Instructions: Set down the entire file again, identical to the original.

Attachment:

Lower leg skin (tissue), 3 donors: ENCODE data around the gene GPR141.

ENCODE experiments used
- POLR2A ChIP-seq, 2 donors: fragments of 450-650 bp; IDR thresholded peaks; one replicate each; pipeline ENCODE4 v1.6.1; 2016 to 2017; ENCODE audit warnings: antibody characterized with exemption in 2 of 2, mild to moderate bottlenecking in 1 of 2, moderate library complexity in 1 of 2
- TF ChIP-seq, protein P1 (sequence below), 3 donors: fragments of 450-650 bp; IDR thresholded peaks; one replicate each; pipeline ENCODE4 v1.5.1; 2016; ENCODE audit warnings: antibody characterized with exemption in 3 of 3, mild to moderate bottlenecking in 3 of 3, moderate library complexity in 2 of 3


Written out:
Lower leg skin (tissue), 3 donors: ENCODE data around the gene GPR141.

ENCODE experiments used
- POLR2A ChIP-seq, 2 donors: fragments of 450-650 bp; IDR thresholded peaks; one replicate each; pipeline ENCODE4 v1.6.1; 2016 to 2017; ENCODE audit warnings: antibody characterized with exemption in 2 of 2, mild to moderate bottlenecking in 1 of 2, moderate library complexity in 1 of 2
- TF ChIP-seq, protein P1 (sequence below), 3 donors: fragments of 450-650 bp; IDR thresholded peaks; one replicate each; pipeline ENCODE4 v1.5.1; 2016; ENCODE audit warnings: antibody characterized with exemption in 3 of 3, mild to moderate bottlenecking in 3 of 3, moderate library complexity in 2 of 3